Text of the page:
Thursday, April 26, 2012

MY TAKE ON: 48fps

Peter Jackson's two-part movie of The Hobbit was shot in an unusual process.

This December Peter Jackson will be releasing a mainstream movie in a process that has been pushed by James Cameron taking influence from many other technical minds from the world of cinema. As well as the movie being presented in 3D, it will be presented at forty-eight frames per second. That is twice the amount of motion information we are used to seeing in movies. Bringing a higher frame rate to the cinema has always been an interest in the industry. Douglas Trumbull was famous, among other things, for inventing an experimental process called Showscan which displayed 70mm film at sixty frames per second! Trumbull determined that this was reaching the maximum potential of human perception of moving imagery but now he is working on a process that goes up to one-hundred-and-twenty!

So why didn't it take off? One might guess that it was a very expensive endeavor considering that it would have been very heavy on film costs. Now we live in the digital era of movie presentation where the only obstacle is getting theaters to make a few upgrades to their digital projectors to be prepped for high-speed motion.

Here's a new video with Harry Knowles interviewing Trumbull:


While digital cinema may open the door for an easier way to see movies in a high frame-rate, there is another reason why this change hasn't come about before. We are used to seeing movies at twenty-four frames per second. For over the century of cinema's existence, we have been accustomed to a lack of visual information involving motion. We see movement in movies at a fraction of what we are capable of seeing in real life and our mind compensates. It is easy to assume that our brains are engaged in a very specific way when we see movies. This is a game changer and when you change the game, the rules will probably change too.

Some may think the same thing about 3D. To me 3D isn't as bold as it sounds. Every 3D process is one that is straining to the head for the sake of seeing depth that you probably would have understood in a two-dimensional presentation. I think it's neat but it doesn't have the same impact to me as a higher quality 2D presentation. In theory, a higher frame rate should be more relaxing to the senses because the motion seems more natural.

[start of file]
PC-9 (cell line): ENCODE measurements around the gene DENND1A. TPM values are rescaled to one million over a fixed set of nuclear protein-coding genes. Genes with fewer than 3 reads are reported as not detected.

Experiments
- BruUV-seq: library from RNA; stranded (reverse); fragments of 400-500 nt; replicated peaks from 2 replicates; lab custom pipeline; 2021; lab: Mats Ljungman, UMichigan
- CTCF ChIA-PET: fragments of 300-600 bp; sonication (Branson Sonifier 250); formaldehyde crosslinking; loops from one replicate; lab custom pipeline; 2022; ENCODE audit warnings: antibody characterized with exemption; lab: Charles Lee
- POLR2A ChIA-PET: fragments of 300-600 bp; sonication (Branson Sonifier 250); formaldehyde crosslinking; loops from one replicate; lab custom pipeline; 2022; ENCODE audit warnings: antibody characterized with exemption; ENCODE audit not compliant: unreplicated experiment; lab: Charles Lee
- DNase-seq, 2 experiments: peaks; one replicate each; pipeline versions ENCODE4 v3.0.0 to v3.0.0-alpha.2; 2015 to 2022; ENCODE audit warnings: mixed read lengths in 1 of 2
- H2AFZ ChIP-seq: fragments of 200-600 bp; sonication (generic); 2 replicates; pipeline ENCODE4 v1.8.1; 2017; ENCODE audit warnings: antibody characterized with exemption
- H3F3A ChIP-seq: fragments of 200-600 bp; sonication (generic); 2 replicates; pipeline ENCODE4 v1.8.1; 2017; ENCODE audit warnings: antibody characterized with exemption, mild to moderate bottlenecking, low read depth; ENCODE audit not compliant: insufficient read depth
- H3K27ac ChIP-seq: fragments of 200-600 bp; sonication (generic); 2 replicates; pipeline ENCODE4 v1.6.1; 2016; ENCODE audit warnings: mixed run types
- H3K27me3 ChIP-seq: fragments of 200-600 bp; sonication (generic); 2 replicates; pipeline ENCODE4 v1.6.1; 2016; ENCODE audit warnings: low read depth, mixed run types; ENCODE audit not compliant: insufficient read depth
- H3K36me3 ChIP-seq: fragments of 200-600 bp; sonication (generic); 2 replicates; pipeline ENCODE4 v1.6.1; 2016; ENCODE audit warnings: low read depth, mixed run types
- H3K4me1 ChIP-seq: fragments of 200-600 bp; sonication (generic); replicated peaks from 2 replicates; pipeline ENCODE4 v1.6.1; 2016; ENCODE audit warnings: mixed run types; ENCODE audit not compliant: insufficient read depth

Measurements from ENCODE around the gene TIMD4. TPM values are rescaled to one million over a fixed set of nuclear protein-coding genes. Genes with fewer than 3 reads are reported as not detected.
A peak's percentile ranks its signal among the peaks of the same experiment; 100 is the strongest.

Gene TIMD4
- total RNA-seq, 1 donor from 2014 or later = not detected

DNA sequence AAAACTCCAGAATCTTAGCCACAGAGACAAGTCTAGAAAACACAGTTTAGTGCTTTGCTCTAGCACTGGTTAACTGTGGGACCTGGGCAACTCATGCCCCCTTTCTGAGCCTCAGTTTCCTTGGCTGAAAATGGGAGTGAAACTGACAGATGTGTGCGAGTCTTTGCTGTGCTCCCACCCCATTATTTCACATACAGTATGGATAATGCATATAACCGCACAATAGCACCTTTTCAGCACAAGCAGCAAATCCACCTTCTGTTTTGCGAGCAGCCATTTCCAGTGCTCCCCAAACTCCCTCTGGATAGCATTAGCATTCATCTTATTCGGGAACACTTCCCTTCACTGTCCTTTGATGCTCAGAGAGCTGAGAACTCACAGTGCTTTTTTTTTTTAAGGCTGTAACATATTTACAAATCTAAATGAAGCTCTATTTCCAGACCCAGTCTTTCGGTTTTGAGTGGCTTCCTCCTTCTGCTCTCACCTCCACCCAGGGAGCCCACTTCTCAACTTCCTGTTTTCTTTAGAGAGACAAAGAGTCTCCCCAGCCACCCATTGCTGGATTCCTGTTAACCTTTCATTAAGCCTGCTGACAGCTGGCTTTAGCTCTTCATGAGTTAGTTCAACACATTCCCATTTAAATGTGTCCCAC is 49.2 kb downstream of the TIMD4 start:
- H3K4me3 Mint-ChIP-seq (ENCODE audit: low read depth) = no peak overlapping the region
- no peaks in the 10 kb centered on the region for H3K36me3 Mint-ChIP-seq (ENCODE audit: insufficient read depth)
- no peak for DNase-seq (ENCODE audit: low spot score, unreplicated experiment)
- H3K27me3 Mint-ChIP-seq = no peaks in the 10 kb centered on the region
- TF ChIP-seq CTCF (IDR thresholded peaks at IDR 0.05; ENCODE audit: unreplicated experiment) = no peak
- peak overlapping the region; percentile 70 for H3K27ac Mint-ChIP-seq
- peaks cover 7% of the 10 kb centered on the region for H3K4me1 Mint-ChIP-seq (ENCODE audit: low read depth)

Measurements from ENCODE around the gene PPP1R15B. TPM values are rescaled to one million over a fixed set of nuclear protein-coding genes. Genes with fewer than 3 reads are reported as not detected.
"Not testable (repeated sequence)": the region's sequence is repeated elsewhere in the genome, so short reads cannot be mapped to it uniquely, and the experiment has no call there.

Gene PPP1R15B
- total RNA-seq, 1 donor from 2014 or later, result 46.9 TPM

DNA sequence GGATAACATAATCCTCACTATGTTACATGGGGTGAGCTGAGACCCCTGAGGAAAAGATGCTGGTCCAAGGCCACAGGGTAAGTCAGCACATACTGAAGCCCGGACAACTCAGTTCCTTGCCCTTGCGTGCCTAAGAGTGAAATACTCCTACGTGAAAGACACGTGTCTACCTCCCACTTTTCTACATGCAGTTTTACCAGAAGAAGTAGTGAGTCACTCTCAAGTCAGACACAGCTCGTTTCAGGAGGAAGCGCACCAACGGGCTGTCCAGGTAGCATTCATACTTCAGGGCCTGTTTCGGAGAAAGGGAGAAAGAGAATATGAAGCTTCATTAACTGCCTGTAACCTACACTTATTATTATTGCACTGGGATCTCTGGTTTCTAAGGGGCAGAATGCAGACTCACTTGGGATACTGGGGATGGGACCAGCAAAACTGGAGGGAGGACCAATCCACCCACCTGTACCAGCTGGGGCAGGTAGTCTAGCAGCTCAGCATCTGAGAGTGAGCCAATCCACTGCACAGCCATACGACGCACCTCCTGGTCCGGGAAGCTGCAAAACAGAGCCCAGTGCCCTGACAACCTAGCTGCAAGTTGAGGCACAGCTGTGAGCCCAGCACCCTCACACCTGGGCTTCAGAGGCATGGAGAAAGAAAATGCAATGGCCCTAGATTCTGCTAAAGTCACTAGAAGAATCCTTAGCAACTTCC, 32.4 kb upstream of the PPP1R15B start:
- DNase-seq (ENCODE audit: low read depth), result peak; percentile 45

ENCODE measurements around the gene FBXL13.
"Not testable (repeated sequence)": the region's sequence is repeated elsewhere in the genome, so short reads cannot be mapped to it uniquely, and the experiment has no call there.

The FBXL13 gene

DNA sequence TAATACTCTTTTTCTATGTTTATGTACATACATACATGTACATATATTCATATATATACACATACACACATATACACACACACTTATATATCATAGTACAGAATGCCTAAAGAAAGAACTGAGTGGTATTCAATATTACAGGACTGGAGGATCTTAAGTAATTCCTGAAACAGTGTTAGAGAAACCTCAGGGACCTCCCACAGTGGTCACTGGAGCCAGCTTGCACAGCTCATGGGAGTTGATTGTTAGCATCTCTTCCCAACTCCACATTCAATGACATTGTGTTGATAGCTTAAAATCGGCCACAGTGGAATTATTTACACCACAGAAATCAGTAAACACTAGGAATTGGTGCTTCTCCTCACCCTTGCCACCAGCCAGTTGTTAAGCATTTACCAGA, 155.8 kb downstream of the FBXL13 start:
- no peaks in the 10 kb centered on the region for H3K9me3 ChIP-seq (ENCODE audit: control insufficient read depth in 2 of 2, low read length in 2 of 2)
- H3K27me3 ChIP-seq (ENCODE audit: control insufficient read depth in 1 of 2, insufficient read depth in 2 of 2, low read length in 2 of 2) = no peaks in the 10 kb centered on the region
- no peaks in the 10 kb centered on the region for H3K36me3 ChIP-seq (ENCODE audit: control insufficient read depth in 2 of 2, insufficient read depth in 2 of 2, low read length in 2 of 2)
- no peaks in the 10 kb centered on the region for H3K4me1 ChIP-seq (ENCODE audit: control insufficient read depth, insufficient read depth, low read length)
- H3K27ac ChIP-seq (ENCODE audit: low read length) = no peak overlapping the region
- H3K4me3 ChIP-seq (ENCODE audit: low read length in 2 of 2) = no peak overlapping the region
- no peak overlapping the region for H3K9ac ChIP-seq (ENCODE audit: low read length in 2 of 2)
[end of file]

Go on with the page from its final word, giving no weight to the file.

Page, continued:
Techniques in cinematography, lighting, editing and so on, are all elements intended to compliment or enhance our visual experience and it is my belief that these techniques and the way they are traditionally utilized are part of an effort to compensate for the lack of realistic motion delivered to us. What I'm trying to say, is that the art of cinema as we know it may collide with realistic-looking motion. 

What's funny is that television until recently was considered a low-end viewing experience. Growing up, it was a low-res way of watching moving imagery outside of the superior movie-theater experience. To this day, if you watch a sports event, the news, a homemade video or anything shot on video, you typically see motion equivalent to thirty frames per second -just slightly higher in motion-quality compared to film. It looks different. When I was younger, I occasionally saw a low-budget made-for-television movie shot on video that tried to behave in a bold cinematic way - well... it just kind of came off as silly looking. I was curious: Was it the inferior contrast, color, and resolution of video or was it the superior frame-rate that made everything seem a little off?

I feel like that question was answered when I first took a look at a rare version of a classic movie. The classic musical Oklahoma was shot in standard 35mm Cinemascope, but for special presentations, they had also shot it in Todd-AO 65mm at thirty-frames per second. This YouTube video is the closest example of what a classic Technicolor film looked like at a slightly higher frame rate: 

If you have an eye for it, it seems a little strange. What I think the higher frame rate does, is it makes me much more aware of the camera techniques being used, the feeling that I am on a moving camera rig instead of floating naturally along with the character. I'm kind of inclined to believe, that the higher the frame-rate, the less the camera should move.

A reporter for recently saw a demonstration at CinemaCon in Las Vegas and reactions were bold and varied.

Do I think it's bad that Jackson is using The Hobbit to test this new process? No. I don't. -Mainly because I am so excited to see what this frame-rate looks like. Do I think it will work well with the materiel? I have my doubts. If it does lend itself to stylized fantasy cinema, it's going to be a real treat seeing it this way. Even if it doesn't, it is also going to be presented in standard motion 2D. The trailer to the movie demonstrates that this high frame-rate down-converts to standard twenty-four frames per second naturally.

I am very exited by this change taking place, but I have my doubts that it has a place in traditional cinema. I really think that if this process is utilized by the right artists, it will bring about a whole new animal as far as our understanding of movies go.

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